So now, Apple needs the FBI's help. Or, at least, its sympathy. Although, that it may be difficult for Apple to convince the FBI of its plight, as it continually pushed back against the FBI's orders—going as far as to increase the encryption on their devices in light of the FBI's original case.

This brings a new question, will the FBI ever help Apple out? If we are simply counting an eye for an eye, there is no reason for the FBI to explain its tactics. But, there are also more strategic reasons for refusing Apple's request.

ZDNet's Zack Whittaker recently pointed out a tweet by the ACLU's Christopher Soghoian that read: "The [government] doesn't disclose security flaws to firms like Apple if useful to law enforcement."

It makes sense that the FBI would like to keep its method under wraps. For one, if they disclose the method (and subsequently, the flaw it exploits) Apple will remedy the issue, and the FBI will no longer have a way into future iPhones. And, as some have pointed out, the FBI's current contention with Apple involve about 15 other iOS devices that they want access to. So, if they found a way in, why would they give it up?

Also, the U.S. government has a history of keeping these kinds of capabilities hidden.

"The Snowden releases released ways that the NSA had been able to compromise iPhones for years, and that was never disclosed to Apple, at least that I know of, until the Snowden releases," Pironti said.

Apple took direct action immediately after the Snowden releases to improve the iPhone's security, and their stance has continued to focus heavily on encryption.

SEE: Apple rivals line up behind Cook and company against the US government (TechRepublic)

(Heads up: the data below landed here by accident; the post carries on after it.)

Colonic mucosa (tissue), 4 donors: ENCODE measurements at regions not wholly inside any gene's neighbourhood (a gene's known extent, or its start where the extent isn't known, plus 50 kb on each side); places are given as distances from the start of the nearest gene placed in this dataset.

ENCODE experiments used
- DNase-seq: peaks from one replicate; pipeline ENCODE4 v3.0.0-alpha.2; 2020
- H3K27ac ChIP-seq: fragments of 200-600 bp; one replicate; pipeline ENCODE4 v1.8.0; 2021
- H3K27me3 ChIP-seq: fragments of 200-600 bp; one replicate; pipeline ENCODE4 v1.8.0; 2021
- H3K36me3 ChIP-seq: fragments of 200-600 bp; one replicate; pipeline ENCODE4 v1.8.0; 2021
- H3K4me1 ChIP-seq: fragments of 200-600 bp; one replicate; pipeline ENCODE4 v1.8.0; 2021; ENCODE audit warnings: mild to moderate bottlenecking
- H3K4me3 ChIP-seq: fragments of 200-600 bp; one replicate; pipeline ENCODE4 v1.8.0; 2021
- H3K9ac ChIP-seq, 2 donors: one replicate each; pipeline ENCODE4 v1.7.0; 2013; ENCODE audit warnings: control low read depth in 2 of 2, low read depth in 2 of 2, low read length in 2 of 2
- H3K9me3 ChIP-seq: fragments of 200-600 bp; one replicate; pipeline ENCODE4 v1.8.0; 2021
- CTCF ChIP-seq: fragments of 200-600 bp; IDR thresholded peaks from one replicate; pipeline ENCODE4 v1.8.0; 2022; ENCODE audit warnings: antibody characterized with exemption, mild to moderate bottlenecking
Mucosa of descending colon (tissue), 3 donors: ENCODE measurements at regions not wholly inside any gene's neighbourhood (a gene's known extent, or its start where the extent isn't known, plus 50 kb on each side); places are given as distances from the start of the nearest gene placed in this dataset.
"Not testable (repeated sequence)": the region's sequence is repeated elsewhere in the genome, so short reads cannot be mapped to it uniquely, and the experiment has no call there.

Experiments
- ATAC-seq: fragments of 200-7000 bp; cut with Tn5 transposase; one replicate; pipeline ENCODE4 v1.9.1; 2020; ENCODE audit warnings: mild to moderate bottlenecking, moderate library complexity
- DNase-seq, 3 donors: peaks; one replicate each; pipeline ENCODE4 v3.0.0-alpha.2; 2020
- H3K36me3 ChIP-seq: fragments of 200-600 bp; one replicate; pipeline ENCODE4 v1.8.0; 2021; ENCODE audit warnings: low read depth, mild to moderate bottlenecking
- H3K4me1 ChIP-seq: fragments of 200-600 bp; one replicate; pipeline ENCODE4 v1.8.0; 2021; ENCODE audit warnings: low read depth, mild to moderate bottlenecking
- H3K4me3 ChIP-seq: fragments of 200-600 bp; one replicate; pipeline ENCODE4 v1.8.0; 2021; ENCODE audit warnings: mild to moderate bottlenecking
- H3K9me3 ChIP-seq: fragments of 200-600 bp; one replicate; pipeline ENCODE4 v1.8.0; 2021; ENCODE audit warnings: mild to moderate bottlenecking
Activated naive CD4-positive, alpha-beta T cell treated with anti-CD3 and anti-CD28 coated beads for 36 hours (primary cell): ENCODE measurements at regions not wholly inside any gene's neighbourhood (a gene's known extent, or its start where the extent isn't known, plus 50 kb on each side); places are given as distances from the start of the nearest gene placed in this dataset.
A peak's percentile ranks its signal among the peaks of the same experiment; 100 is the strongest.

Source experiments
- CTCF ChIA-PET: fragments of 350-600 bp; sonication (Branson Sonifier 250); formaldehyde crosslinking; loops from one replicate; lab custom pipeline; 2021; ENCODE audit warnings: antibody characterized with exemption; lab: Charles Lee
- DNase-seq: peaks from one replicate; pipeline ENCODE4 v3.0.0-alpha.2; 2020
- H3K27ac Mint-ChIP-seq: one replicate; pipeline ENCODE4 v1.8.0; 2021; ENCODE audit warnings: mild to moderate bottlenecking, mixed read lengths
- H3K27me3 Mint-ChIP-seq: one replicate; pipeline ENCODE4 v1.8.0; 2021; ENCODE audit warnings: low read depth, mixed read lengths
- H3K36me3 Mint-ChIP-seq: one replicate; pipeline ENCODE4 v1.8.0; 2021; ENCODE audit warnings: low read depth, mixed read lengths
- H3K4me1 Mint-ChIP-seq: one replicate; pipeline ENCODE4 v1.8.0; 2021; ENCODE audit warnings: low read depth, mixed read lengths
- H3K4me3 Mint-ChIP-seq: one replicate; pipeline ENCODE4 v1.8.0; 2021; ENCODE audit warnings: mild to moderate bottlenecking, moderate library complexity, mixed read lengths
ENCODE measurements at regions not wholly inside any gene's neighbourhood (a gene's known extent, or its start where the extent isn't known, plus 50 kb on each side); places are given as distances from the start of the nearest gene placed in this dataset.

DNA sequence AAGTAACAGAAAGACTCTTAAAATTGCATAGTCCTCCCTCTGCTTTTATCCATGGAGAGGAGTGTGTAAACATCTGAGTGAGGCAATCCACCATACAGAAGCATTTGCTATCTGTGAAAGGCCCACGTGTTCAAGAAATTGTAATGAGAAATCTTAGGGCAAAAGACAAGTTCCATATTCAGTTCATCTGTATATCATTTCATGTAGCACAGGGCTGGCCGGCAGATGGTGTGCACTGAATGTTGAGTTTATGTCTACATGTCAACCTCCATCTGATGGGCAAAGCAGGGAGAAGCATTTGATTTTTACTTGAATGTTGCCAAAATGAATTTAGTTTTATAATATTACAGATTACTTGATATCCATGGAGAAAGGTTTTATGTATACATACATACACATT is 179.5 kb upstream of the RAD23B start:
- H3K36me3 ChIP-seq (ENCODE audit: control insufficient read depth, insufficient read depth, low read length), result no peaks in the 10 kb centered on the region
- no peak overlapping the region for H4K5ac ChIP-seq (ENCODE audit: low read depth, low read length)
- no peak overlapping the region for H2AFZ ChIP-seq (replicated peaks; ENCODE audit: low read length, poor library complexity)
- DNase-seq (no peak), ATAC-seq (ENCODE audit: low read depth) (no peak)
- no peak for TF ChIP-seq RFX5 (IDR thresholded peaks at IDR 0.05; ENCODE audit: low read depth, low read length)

The LA Times reported that Apple's attorneys are researching ways that they could legally compel the FBI to reveal the method used to hack the phone, but no updates have been released. Benjamin Wright, an attorney and instructor at the SANS Institute, isn't convinced that Apple would have much of a case if they did pursue a legal avenue.

"It just feels like quite a stretch for Apple to use some mechanism of law to force the police to reveal what they did, when Apple wasn't involved," Wright said.

At the time of the investigation, the phone was owned by the county of San Bernardino, and the county gave permission to the FBI to do whatever they needed to do in order to gather evidence. There could be some language in the end-user license agreement regarding IP or reverse engineering, that could potentially be used in a legal case, but Wright said that would likely be a stretch as well. There's also another option, Wright said.

"To get information about how the FBI cracked the iPhone, Apple might allege that the third party who did the work violated an Apple patent or stole a trade secret from Apple," Wright said. "A substantiated allegation like that might justify a lawsuit by Apple against the third party. Such a lawsuit might justify legal discovery of the technique used by the third party."